“Dogs do speak, but only to those who know how to listen” ~ Orhan Pamuk
Foster Homes Needed
In order for us to help save more dogs we need people like you to open up your home and foster one of our dogs until their family comes. A foster home provides a safe and temporary home for dogs while we search for their permanent home. Please click on the Fostering Guidelines for more information about our foster program. Some of our dogs come to us with behavioral issues, so we have found that previous experience with German Shepherds is helpful. If you have the desire and the interest, but are not familiar with German Shepherds, we ask that you fill out the application. Regardless of your experience with this particular breed, our dogs need good foster homes. We hope to soon have a program available to educate future foster and adoptive parents about the breed and provide training tips.
We want to thank you for your interest in helping GSROR by opening up your homes, families, and hearts to help a dog in need. Rescues would not exist if not for the thoughtful time and generosity of foster parents.
German Shepherd Rescue of the Rockies (GSROR) serves the public as a non-profit organization dedicated to the rescue of homeless and abandoned German Shepherd Dogs (GSD) in Denver, Colorado and surrounding areas. While providing loving and temporary care, the goal of German Shepherd Rescue of the Rockies is to find well-matched, carefully-screened, permanent homes and families for each dog. As a community resource, we provide nutrition information, referrals, education, and other services.
Brian’s Bite-sized Behavior Bits
Don’t take it personally
Click here to see all of Brian’s Bite-sized Behavior Bits
Anyone who has owned a dog has felt the pangs of frustration that come from being ignored. It is easy to fall into the trap of becoming offended when living with, and training, our dogs. Your new puppy squats right in front of you and adds some “color” to your new carpet and you are not too happy; your older dog lunges and shrieks anytime she spots a rabbit and embarrasses you in the process; your male dog just played fetch in the back yard for thirty minutes, but upon reentering the house decides it wasn’t enough, steals an orange off of the kitchen table, and refuses to give it back.
Don’t take it personally.
“Why shouldn’t I?” you may be asking. For starters, once you make it personal (and you have to make it personal – it isn’t inherently so) you’ve turned it into a battle of wills. Why on earth would you want to engage your ego and commit yourself to a scenario where one of you has to win and the other has to lose? It’s the ultimate in relational sabotage.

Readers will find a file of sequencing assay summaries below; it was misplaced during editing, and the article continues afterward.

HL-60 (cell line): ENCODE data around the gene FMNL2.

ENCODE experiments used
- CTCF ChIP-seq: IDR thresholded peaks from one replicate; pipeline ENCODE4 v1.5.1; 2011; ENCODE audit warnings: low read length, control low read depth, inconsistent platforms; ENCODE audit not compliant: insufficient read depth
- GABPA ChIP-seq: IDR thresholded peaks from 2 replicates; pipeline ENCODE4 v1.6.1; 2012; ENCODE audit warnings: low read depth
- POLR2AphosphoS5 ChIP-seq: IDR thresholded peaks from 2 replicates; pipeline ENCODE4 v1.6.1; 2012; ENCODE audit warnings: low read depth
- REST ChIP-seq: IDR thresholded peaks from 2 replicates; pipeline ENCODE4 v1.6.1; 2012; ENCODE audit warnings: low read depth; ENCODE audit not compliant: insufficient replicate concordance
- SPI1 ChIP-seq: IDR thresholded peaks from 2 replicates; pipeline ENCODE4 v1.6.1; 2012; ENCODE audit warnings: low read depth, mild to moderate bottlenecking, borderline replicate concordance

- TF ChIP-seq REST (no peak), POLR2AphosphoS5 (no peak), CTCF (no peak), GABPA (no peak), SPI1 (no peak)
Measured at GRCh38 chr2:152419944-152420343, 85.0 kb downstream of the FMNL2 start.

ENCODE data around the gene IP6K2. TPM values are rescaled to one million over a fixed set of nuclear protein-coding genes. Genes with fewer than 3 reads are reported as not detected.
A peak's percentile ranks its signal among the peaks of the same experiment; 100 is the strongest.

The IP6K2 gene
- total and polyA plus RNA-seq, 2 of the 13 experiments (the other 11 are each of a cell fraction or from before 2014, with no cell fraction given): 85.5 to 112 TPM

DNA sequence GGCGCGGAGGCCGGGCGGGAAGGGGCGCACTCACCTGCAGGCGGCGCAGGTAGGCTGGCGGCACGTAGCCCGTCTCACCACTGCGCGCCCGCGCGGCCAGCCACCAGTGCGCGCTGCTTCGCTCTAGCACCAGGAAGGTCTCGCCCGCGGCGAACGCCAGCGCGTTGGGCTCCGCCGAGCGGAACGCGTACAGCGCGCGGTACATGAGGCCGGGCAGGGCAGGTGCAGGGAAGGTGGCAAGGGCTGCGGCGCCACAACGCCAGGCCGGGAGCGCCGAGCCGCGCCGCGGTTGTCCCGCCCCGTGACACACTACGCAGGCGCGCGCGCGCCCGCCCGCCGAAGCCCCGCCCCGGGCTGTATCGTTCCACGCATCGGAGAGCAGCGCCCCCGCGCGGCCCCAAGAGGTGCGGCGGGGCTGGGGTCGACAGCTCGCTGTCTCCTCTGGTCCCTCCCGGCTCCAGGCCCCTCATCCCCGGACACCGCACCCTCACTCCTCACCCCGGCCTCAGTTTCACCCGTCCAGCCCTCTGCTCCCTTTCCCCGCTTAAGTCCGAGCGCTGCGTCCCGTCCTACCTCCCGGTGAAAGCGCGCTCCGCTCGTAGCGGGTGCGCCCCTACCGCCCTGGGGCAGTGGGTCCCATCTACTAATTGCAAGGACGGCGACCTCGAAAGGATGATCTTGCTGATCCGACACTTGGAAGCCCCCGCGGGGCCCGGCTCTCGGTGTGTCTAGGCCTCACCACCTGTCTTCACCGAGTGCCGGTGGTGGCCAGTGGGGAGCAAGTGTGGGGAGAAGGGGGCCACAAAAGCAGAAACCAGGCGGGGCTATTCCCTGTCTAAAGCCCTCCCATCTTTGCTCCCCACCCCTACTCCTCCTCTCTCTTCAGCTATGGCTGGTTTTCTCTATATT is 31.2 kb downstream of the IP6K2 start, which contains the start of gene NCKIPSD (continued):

If, however, your motivation is to strengthen your relationship with your dog and help advance her training, instead of yelling or getting upset with her, you will ask yourself questions like, How can I help her understand what is expected of her? This is a great question, and finding the answer will produce vastly different results than if you reproach her because you “can’t believe she would do something like that” to you. She’s not doing anything to you; she’s just doing it. And while it may be easy to accept this on an intellectual level, de-personalizing your interactions with your dog is a discipline that takes time, patience, and a commitment to showing love by working to improve the situation, instead of just getting what you want out of it and moving on.
Think of it this way: if you’re teaching your child to tie his shoes, do you take it personally when he doesn’t get it on the first try? What about the tenth, or the twentieth? You are tempted to get frustrated, but realize that this will cause you to get angry, thus creating a toxic learning environment and making matters worse. So you breathe, remind yourself that he’s just a kid, and smile as you encourage him to try again – this time with better results.
Now imagine instead that you had caved to your frustration and identified with thoughts like, He’s fiddling around because he knows it annoys me. Regardless of whether or not this is true (and it probably isn’t), getting offended is going to take a simple behavior like shoe tying and turn it into something else entirely – something you’ll eventually regret. Your child will sense your negative emotions, become intimidated, and have difficulty learning because he’s knows you’re unhappy with him.
It’s really not that much different with our dogs. Regardless of how many times you’ve worked with your dog on an issue, keep a cool head and focus on finding solutions that bring you closer together instead of breeding conflict. When issues pop up, focus on becoming a better communicator by patiently teaching your dog more desirable manners, and when you start to notice her behavior getting under your skin, take a couple deep breaths, choose not to take it personally, and come up with a plan to make things better. If you’re at a loss for what to do, you can review literature online or find a local dog trainer to help. Stay positive, stick with it, and have faith that a solution is on the way.
Content Copyrighted 2015. Brian Bergford. All Rights Reserved.